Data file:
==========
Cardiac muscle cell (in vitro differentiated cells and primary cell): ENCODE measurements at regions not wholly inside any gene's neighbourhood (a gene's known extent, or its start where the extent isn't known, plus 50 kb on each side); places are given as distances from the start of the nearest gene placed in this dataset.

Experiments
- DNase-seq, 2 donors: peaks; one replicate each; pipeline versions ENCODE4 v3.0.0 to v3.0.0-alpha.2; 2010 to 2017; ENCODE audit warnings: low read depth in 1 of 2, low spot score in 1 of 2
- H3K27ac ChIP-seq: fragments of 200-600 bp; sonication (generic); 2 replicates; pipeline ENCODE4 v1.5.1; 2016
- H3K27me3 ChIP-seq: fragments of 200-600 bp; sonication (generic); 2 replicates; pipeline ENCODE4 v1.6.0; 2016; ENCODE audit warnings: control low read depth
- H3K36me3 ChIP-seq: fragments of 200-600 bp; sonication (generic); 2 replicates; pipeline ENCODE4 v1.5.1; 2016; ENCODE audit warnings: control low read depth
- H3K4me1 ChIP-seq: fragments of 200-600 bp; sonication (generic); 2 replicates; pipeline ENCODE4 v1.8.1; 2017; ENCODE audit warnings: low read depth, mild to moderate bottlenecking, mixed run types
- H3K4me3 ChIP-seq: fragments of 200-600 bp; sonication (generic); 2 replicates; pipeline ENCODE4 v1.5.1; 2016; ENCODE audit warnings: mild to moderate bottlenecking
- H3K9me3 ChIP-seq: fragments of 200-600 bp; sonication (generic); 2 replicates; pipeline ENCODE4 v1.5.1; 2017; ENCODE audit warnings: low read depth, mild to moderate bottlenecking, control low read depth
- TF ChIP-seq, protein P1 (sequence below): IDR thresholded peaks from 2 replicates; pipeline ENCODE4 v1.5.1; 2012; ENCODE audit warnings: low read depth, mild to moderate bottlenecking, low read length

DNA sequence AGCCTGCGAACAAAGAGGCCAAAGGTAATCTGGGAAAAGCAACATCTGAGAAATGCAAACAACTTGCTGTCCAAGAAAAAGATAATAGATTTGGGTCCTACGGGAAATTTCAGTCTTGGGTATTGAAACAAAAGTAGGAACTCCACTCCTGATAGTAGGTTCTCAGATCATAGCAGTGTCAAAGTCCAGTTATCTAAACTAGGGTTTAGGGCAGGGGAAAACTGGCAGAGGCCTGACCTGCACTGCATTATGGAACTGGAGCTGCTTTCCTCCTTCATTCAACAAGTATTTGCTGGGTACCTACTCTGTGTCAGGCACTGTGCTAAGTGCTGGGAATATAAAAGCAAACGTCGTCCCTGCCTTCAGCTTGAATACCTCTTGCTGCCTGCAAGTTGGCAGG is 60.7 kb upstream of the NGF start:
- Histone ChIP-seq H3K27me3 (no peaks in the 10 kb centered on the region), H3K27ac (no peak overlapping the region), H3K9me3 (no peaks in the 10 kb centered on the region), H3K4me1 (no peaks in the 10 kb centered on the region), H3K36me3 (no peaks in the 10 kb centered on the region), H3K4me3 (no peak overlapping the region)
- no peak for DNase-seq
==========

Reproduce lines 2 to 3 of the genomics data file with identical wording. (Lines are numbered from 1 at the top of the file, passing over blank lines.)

Experiments
- DNase-seq, 2 donors: peaks; one replicate each; pipeline versions ENCODE4 v3.0.0 to v3.0.0-alpha.2; 2010 to 2017; ENCODE audit warnings: low read depth in 1 of 2, low spot score in 1 of 2